The paper is an attempt to interpret the posthuman curating. Its key tasks comprise the analysis of theoretical grounds of curating in the field of art&science as well as correlation of curatorial activities with the current scientific, philosophical and technological context of the modern society. The presentation will give special attention to evolution of a curator figure in a context of emerging technologies development — robotics, IT and biomedicine. These technologies are not only a means of communication in works of art of the 21st century but they also facilitate the emergence of various agents of curatorial activity which demand us to understand the ‘nonhuman’ curating while avoiding their purely biological definition. Artificial neural networks (ANNs), viruses, human-machine hybrids and becoming a mineral are among such agents as well as other manifestations of inorganic, anonymous and indefinite curatorial activity. The main issue under study here is the ‘living’ aspect — the pool of existing opportunities that can be found in this autonomous and ‘nonhuman’ dimension.

15:20 — 15:40. Ammer Harb (Politecnico di Milano, Italy): «Humans, Technology and Speculative Design Futures: Can we see the invisible?»

Recent technological developments have geared humans with profound opportunities to shape better futures. Although these advancements might seem astounding, it might also have serious ethical implications and societal consequences. The aim of this paper is to situate and connect design with the topical philosophical discussions about the future of humanity. In this paper, I problematize the relationship between humans and technological futures. I give a short account on the ethical implications of emerging technologies. I also discuss how humans are dealing with a post-anthropocentric future of multispecies, other critters and possibly other human species. Furthermore, I highlight the role of design practice as an aiding agent and catalyst in shaping better futures. I also attempt to answer why critical, discursive and speculative design practices could be fundamental tools in designing our technological futures.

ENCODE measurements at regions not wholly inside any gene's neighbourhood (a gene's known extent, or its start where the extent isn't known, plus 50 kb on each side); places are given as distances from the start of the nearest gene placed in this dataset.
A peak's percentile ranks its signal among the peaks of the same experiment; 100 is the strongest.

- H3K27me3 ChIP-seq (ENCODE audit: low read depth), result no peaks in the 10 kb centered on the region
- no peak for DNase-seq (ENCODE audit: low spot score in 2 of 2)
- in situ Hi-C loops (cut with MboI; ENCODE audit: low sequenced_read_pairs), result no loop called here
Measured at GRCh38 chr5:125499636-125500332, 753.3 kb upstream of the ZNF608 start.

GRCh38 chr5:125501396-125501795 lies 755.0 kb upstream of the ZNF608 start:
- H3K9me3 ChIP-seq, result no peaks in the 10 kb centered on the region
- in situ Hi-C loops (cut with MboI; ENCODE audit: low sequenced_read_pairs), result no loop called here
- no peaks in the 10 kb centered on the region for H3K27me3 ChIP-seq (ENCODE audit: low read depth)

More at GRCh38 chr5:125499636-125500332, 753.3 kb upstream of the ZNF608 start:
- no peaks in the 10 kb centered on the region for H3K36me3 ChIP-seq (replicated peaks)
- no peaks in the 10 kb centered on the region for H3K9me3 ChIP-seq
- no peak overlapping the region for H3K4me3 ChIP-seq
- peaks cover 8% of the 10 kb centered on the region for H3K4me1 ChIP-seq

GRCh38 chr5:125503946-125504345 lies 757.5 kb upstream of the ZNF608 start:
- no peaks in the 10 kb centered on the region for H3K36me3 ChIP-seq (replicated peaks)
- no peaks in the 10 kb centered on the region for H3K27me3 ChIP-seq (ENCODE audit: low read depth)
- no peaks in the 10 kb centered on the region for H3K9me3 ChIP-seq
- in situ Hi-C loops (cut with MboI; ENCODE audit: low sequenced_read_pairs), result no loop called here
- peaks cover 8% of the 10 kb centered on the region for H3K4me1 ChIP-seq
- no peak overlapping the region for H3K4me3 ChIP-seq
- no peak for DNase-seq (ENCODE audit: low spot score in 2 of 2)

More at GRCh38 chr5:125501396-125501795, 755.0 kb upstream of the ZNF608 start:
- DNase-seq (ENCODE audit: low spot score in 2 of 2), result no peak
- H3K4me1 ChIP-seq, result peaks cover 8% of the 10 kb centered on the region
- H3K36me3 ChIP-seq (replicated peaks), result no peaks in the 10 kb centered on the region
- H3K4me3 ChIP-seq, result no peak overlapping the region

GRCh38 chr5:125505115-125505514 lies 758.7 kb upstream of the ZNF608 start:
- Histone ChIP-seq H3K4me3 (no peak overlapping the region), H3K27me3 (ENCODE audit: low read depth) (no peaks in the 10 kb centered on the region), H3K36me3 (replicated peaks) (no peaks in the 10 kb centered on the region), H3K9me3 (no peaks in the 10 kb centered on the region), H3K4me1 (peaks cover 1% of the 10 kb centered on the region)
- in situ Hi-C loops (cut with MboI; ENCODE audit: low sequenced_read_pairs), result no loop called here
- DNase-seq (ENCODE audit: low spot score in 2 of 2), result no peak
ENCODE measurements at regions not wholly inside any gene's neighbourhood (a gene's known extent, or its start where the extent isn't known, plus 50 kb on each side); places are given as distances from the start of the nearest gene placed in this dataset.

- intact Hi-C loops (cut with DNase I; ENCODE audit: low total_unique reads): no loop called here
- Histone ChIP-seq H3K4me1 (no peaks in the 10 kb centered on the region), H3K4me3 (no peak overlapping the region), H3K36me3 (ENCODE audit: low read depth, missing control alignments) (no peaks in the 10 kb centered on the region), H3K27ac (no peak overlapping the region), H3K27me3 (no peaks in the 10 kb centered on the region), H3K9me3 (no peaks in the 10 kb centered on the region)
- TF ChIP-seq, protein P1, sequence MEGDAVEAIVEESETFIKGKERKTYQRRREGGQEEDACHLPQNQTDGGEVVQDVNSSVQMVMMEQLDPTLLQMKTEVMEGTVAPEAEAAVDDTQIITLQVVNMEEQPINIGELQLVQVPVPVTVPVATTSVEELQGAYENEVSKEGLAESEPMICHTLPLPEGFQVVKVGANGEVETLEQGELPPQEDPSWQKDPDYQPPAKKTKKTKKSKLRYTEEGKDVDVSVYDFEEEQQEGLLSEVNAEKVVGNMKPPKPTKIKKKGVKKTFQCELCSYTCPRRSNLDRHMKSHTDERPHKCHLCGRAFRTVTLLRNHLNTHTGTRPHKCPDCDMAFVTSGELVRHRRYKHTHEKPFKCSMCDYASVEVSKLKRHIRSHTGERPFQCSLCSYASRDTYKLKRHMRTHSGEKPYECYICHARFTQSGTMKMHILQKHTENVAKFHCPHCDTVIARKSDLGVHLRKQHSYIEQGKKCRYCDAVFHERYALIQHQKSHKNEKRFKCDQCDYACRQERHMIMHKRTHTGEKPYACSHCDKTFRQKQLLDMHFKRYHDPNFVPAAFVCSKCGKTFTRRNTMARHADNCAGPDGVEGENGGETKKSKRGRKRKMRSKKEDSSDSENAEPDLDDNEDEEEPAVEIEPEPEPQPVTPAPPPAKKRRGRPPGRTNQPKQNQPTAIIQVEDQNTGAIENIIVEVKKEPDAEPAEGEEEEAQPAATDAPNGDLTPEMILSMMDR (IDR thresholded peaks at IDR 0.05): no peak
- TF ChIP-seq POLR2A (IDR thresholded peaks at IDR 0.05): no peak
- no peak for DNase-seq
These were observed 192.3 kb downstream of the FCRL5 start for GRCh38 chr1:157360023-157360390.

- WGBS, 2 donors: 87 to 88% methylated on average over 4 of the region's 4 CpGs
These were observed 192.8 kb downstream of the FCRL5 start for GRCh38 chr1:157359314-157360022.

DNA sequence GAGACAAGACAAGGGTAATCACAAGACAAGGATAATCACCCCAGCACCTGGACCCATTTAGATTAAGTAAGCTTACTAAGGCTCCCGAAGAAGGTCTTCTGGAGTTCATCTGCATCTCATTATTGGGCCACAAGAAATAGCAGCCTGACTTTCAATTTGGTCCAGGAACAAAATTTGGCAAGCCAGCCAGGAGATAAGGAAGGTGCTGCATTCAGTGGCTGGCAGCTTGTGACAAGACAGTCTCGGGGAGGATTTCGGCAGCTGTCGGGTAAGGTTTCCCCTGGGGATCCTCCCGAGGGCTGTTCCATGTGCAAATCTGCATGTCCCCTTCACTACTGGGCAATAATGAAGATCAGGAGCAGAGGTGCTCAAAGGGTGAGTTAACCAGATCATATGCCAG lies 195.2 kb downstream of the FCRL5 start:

15:40 — 16:00. Kellie Walters (Garmin International, USA): «Nance: Satirical Jewelry Design for Feminist Perspectives in Augmentation»

Society is heading through augmentation towards artificial super intelligence. Many advances are focused on reaching the singularity with minimal critical considerations that create short-term deliverable controls that allow AI to develop within constraints. This paper uses the tool of satirical design of an augmented jewelry piece designed with a theoretical base artificial intelligence, economic, and feminist theory in order to expose the gaps our current society has and implications if these gaps present in AI development. This project does not pose a solution to critical considerations in augmentation, but instead stresses the importance of critical satirical industrial design in the sector of augmentation, posing it as a tool to show possible concerning realities if there is limited focus on diverse perspectives in critical considerations.